When Alexander “Ali” Marpet and Jake Fuerst went on a camel ride during a Birthright trip to Israel last summer, the animal brayed loudly in displeasure at the 467 pounds of young men perched on its back.
Most of the camel’s agony could be blamed on the 6-foot-4, 307-pound Marpet, who was overseas on a final fling of sorts before gearing up for the big time and facing even bigger bodies than his.
Marpet, an offensive lineman from Hobart College in upstate New York, was taken in the second round of the NFL Draft by the Tampa Bay Buccaneers. He was the 61st overall pick.
His speed and strength demonstrated at this winter’s NFL combine make him a logical choice. Sports Illustrated has Marpet, a member of the Jewish Sports Review’s 2014 All-America football team, as the 89th-rated player among those draft eligible and 14th among offensive linemen.
But Hobart, a private liberal arts institution of 2,396 students in the Finger Lakes region, isn’t exactly known for football, despite its 12-1 record and No. 9 national ranking last season. The Statesmen compete in Division III, which does not award athletic scholarships or receive much publicity, and have had only one other player drafted by the NFL.
“I am a little excited and a little bit nervous,” Marpet said before the draft, which he planned to watch on television at his father’s house in Hastings-on-Hudson, a town about 20 miles north of Manhattan.
Fuerst, a senior at Tulane, was to fly up from New Orleans to be there along with scores of other friends and relatives. He’s well familiar with the home, having spent plenty of Friday nights there with other friends of Marpet for Sabbath candlelighting and singing.
“It was a given that we’d show up [there],” said Fuerst, who has known Marpet since the sixth grade.
Also on hand were Ali’s two older brothers and younger sister, who live in Chicago and Florida.
In the NFL, he will join such Jewish players as offensive lineman Geoff Schwartz of the New York Giants, Marpet’s favorite team growing up.
Marpet didn’t consider playing pro football a realistic aspiration until enjoying what he described as a “pretty dominant” sophomore season, when he weighed 270 pounds — small by NFL standards among offensive linemen. That sense was bolstered, he said, by a strong workout before NFL scouts following his junior year.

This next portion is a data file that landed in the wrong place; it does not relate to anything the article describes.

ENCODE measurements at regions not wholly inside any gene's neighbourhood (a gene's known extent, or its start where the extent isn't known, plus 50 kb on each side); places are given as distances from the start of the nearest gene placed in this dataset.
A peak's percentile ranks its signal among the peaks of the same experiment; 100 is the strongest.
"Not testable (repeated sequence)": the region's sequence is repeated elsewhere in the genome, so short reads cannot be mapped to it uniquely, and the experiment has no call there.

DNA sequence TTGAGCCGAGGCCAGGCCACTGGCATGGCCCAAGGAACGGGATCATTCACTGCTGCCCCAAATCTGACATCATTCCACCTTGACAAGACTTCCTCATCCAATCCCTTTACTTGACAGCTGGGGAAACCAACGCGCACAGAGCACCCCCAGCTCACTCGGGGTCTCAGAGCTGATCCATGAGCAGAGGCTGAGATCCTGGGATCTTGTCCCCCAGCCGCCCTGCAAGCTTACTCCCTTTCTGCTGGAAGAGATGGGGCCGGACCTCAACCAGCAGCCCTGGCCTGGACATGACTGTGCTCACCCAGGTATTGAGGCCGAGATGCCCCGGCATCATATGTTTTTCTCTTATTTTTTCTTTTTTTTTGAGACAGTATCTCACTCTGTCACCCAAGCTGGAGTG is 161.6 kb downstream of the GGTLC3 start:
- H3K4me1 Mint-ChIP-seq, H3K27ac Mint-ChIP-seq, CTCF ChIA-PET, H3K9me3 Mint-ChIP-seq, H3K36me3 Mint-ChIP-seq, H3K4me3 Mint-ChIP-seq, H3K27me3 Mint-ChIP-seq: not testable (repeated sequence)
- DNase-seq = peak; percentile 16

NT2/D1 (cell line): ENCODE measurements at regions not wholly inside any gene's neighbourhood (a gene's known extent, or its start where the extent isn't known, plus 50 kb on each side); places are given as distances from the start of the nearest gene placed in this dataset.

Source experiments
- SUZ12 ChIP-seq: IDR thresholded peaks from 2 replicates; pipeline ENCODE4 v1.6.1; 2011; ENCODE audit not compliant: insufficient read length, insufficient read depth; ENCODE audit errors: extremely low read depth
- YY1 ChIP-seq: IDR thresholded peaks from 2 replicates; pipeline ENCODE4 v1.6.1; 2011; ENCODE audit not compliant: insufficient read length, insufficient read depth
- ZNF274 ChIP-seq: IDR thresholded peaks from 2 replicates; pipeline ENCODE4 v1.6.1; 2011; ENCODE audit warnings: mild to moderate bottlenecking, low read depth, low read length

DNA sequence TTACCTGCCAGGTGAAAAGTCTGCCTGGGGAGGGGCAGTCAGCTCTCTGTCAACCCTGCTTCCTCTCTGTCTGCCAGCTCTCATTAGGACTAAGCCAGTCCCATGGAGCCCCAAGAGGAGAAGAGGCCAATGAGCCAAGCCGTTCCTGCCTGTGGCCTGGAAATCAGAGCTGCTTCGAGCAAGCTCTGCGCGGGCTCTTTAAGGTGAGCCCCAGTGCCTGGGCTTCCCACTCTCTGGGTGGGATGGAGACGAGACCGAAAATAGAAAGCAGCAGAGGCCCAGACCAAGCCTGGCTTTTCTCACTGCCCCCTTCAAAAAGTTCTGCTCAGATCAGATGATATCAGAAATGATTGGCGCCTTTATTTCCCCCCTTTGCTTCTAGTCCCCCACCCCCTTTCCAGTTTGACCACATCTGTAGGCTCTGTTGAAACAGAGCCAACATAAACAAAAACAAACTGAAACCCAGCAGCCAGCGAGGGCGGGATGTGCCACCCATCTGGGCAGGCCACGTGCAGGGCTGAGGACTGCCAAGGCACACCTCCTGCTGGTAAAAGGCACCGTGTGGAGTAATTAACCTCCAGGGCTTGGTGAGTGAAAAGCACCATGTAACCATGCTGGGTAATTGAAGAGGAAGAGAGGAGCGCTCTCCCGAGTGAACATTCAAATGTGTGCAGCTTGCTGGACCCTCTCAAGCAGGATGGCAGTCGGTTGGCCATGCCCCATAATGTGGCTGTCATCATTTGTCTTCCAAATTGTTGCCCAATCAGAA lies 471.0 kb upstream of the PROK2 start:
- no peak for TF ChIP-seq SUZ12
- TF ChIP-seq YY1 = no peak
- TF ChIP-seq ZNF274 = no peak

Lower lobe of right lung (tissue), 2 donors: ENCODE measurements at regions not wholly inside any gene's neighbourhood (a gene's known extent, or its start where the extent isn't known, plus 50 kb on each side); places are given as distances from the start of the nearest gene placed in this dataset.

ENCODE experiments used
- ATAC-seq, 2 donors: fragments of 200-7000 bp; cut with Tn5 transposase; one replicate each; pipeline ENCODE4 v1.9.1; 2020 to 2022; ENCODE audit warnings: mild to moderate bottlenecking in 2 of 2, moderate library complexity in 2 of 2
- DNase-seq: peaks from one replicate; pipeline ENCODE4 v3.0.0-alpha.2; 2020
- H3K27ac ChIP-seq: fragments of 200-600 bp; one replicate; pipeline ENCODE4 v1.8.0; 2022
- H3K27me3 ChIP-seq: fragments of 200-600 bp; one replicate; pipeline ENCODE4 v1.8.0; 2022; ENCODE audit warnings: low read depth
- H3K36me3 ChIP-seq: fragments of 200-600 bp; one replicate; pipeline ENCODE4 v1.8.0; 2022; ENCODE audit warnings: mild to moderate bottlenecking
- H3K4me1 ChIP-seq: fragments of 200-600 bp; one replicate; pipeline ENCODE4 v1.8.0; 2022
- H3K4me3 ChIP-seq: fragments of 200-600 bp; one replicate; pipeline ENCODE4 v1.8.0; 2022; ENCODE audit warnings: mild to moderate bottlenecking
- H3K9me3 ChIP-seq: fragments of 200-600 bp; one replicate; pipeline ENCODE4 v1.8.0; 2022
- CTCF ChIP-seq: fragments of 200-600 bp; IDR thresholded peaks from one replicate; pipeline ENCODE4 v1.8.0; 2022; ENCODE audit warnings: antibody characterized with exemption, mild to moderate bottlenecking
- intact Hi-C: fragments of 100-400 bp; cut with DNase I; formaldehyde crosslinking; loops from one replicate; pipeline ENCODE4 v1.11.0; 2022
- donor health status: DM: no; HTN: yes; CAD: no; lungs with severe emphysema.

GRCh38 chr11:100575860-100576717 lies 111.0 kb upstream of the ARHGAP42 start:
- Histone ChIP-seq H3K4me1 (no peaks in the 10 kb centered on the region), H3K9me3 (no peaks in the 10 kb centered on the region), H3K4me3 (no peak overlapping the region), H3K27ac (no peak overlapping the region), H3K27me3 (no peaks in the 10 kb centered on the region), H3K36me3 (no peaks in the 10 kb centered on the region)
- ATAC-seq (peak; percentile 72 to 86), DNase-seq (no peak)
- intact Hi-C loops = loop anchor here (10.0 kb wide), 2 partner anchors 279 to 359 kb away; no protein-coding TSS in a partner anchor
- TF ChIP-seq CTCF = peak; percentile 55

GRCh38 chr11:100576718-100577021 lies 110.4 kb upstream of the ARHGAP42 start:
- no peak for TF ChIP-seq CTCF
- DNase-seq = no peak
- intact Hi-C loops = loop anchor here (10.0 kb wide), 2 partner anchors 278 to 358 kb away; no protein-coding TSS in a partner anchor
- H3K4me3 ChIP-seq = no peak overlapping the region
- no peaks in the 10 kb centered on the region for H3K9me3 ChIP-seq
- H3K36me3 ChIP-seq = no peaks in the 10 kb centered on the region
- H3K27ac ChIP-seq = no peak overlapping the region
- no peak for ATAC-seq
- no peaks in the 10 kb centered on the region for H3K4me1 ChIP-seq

Michael Green, Hobart’s assistant offensive line coach last season and a teammate the two prior years, said that Marpet inspired the Statesmen with his dedication, leadership and humility.
“I saw him as a leader by example. He was a two-year captain because he was so dominant on the football field and because of how hard he worked,” Green said. “He was a mentor to other players and helped build their skills, their technique. And he’s been humble – never a cocky guy or egotistical, but confident.”
Bill Marpet described his son as “a quiet person” who’s never in a bad mood. Beginning in childhood, whether bowling or learning to ride a bicycle, his son always has been “completely focused” on the task at hand.
Even during a family vacation in Jamaica a year ago, the elder Marpet recalled, his son was single-minded in his approach to his football training, setting his phone to ring every two hours as a reminder to eat protein bars, sandwiches and fruit, and working out regularly.
A videographer in Manhattan’s fashion industry, Bill Marpet was a studio cameraman for a Tel Aviv-based educational television program while living in Israel from 1974 through 1979; his first wife was Israeli.
Ali Marpet is indirectly responsible for his dad meeting his fiancee, Susan Liberati, as the two divorced parents regularly watched their sons — co-captains on the Hastings High squad — play football.
Marpet, an economics major at Hobart with a minor in philosophy and public policy, said he’ll proudly represent his small school and Division III players in the NFL.
He said it would be “a huge honor” to represent Jewish athletes.
“I’m happy to wave that flag,” Marpet said.
—JTA News and Features